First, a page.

I usually see this question as "if $G$ has at most $n$ solutions to $x^n=1$, then $G$ is cyclic". But here, we have that if $G$ has at most $n$ elements of orders divisible by $n$, then $G$ is cyclic. I am wondering if the following proof works. 3 Let $G$ be such a group with order $|G| = p_1 ^{\alpha_1} \cdots p_k ^{\alpha_k}$ where each $p_i$ is a distinct prime. Every non-identity element of any $P_i \in \text{Syl}_{p_i}(G)$ has order divisible by $p_i$ by Lagrange's theorem, but by hypothesis, there are at most $p_i$ such elements, so $|P_i| \le p_i$. Since $P_i$ is not trivial, this means $P_i \cong C_{p_i}$. Furthermore, $P_i$ is normal because $G$ is abelian. Because this holds for all $i$, we see that $\alpha_i = 1$ and $$ G \cong C_{p_1} \times \cdots \times C_{p_k} \cong C_{p_1 p_2 \cdots p_k} \cong C_{|G|}. $$

  • $\begingroup$ Yes you are right $\endgroup$
    – Nope
    Commented Feb 19, 2023 at 6:43
  • $\begingroup$ @DerekHolt I don't think that is true. In $C_4 = \langle x \rangle$ the generator has order $4$ which is divisible by $2$ yet $x^2 \neq 1$. $\endgroup$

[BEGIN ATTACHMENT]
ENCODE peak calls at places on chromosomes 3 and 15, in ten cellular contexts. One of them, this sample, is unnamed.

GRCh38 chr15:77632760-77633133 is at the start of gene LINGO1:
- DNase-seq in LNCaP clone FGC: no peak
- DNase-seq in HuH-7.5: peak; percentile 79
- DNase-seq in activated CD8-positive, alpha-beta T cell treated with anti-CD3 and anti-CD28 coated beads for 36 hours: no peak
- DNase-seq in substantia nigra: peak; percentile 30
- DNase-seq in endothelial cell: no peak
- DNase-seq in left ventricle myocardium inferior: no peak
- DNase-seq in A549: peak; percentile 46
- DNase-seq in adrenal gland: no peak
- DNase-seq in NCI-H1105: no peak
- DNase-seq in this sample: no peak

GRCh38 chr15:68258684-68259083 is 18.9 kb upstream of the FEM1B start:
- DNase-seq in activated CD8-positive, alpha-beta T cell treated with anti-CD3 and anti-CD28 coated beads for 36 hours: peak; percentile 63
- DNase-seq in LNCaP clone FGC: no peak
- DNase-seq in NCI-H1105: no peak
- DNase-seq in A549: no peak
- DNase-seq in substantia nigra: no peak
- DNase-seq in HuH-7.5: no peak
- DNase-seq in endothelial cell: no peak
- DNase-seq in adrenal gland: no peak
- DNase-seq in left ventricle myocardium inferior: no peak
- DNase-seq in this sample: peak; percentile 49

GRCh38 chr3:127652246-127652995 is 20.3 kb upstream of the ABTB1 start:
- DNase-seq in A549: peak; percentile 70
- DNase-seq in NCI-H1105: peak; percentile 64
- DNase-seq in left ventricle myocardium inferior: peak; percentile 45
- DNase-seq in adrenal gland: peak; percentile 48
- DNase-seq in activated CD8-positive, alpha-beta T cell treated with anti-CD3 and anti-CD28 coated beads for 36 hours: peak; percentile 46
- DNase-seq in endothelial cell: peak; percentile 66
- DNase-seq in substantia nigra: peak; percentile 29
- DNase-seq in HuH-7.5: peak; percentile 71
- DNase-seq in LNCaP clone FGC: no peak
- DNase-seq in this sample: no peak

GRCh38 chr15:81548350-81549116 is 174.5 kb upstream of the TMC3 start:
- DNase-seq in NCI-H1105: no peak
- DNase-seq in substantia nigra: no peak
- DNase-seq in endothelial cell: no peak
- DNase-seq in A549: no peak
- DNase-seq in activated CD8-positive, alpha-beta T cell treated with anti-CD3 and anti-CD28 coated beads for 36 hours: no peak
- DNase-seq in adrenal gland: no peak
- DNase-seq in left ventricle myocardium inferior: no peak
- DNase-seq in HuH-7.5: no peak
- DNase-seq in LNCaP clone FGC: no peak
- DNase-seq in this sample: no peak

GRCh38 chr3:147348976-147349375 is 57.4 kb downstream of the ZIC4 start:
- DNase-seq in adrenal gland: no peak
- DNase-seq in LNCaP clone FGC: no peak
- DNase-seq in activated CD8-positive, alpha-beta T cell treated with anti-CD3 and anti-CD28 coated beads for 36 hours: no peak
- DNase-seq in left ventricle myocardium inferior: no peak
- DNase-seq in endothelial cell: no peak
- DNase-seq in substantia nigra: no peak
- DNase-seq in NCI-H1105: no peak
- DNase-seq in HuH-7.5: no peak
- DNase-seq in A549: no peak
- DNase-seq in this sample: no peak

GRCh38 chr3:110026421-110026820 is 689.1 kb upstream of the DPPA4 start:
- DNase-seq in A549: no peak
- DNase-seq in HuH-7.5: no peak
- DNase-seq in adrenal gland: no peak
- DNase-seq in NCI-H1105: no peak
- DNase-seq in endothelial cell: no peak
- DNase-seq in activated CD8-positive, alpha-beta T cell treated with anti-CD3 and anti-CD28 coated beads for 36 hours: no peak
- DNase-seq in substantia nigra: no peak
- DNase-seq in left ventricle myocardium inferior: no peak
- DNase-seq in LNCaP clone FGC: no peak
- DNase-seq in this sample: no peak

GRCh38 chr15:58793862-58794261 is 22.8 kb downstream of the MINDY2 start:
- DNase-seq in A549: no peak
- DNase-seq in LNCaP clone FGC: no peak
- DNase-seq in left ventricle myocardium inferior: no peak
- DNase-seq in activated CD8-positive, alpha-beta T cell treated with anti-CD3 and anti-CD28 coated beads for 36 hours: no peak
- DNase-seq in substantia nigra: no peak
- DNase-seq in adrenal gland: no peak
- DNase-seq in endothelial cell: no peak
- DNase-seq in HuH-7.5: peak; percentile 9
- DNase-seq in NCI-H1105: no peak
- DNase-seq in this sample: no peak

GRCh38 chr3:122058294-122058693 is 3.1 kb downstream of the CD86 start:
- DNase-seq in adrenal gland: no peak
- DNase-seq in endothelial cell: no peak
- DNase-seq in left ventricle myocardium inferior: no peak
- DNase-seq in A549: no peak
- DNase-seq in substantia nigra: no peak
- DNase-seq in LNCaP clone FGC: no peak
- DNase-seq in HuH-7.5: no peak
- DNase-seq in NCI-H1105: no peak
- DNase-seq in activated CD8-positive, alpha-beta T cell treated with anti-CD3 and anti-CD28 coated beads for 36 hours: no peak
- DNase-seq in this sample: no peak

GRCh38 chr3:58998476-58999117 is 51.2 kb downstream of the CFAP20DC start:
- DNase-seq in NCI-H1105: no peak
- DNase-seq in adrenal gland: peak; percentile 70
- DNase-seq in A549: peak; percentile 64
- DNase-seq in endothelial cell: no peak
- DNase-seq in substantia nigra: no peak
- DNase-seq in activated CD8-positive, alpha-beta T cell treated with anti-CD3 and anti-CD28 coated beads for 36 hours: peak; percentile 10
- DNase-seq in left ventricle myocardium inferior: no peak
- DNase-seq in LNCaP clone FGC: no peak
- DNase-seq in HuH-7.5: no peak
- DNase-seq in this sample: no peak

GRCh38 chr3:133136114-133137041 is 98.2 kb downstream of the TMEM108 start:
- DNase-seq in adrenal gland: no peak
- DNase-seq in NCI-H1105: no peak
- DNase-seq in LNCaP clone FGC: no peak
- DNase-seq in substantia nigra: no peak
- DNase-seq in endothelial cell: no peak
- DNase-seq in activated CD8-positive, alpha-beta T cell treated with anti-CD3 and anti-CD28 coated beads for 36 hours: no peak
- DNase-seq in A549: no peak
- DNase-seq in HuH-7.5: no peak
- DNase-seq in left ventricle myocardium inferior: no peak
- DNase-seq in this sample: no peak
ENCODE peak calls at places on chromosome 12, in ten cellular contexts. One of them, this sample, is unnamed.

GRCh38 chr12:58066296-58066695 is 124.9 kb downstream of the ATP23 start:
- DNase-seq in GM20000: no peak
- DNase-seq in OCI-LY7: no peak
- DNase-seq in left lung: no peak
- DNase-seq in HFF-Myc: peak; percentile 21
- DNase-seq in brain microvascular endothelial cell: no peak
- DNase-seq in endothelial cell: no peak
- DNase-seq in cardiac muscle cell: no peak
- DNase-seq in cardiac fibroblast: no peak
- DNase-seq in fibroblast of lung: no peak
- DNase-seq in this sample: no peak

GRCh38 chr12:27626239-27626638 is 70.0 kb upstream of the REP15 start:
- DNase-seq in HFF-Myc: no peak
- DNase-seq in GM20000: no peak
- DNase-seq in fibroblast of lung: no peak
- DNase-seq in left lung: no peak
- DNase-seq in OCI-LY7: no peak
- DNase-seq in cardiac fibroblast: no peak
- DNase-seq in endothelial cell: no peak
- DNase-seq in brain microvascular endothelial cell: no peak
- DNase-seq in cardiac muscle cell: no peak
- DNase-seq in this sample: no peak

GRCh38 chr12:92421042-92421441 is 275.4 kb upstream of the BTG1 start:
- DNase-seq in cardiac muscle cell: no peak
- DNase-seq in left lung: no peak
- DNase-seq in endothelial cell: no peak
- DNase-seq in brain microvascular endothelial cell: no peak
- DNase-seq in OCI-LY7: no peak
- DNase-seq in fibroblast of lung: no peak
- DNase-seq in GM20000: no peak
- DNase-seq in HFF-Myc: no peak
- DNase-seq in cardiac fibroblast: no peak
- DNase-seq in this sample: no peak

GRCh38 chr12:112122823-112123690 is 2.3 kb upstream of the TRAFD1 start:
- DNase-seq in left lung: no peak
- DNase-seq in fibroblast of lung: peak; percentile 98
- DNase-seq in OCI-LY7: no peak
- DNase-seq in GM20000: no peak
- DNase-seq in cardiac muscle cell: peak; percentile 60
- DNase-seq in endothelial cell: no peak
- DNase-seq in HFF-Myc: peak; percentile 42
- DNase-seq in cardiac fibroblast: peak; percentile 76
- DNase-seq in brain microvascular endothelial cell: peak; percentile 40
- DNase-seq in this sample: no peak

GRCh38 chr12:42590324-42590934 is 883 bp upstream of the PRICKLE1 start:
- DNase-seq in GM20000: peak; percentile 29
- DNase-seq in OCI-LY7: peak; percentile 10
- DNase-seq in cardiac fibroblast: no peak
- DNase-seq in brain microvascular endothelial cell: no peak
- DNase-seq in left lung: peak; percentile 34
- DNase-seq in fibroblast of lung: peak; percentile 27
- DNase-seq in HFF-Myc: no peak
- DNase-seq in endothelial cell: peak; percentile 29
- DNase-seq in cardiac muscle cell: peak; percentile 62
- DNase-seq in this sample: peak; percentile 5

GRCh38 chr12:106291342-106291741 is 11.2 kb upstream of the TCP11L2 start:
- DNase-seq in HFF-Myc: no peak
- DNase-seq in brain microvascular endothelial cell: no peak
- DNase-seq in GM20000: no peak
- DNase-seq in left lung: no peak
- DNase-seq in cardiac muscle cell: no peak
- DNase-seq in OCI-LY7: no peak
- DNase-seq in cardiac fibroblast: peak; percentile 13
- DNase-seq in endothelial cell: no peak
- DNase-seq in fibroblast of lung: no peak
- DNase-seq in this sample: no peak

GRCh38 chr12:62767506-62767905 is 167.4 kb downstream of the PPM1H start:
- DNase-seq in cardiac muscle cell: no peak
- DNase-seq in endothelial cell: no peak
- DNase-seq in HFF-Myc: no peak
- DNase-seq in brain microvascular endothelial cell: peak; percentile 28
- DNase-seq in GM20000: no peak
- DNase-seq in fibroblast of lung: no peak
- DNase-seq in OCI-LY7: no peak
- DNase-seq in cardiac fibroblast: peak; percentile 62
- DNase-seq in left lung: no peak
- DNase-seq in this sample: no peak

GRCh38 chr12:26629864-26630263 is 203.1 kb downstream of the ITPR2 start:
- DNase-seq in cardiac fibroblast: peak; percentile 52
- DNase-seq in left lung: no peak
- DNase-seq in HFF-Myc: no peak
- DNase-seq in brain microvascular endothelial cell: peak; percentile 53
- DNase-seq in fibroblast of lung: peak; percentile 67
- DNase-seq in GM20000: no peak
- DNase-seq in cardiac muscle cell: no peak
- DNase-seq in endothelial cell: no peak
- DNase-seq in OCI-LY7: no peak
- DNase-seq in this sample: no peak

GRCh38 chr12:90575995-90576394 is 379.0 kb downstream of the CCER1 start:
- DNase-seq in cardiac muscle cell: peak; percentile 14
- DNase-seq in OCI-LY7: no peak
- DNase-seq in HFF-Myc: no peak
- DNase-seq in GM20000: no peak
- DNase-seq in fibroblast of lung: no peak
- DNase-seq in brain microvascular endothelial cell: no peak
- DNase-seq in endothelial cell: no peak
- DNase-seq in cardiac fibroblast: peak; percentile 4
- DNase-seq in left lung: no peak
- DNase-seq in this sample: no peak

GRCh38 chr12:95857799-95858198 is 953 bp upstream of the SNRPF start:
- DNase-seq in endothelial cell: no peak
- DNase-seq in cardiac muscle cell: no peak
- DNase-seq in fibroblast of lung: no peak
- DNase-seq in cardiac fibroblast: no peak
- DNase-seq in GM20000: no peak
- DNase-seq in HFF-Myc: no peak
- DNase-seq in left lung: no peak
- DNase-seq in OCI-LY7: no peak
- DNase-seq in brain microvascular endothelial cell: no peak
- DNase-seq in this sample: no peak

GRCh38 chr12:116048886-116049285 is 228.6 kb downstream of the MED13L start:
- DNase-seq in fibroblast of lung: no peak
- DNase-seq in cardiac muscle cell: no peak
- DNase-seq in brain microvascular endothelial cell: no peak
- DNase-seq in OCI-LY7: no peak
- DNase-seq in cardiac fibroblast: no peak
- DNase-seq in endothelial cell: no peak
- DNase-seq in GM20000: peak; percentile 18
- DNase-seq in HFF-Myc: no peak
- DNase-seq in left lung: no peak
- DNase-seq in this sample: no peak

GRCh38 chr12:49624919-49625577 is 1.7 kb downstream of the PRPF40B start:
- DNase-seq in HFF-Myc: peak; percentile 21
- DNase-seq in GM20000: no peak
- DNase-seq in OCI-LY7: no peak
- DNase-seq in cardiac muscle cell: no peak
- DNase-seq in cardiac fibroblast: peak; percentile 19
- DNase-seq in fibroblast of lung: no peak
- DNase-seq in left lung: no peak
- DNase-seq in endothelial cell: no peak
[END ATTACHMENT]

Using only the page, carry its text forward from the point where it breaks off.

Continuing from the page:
– Isabella
    Commented Feb 19, 2023 at 8:27
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    $\begingroup$ @AnneBauval I mentioned something like that question in my first sentence. The lemma in the first answer says that $G$ will be cyclic if the number of elements with order dividing $d$ is less than $d$. My question concerns the same statement but switching "dividing" for "divisible by". $\endgroup$
    – Isabella
    Commented Feb 19, 2023 at 8:33
  • $\begingroup$ Yes, I misread. Then, "Yes you are right". $\endgroup$ Commented Feb 19, 2023 at 8:56
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    $\begingroup$ You can even prove that $k=1,$ i.e. $|G|$ is prime. $\endgroup$ Commented Feb 19, 2023 at 9:17


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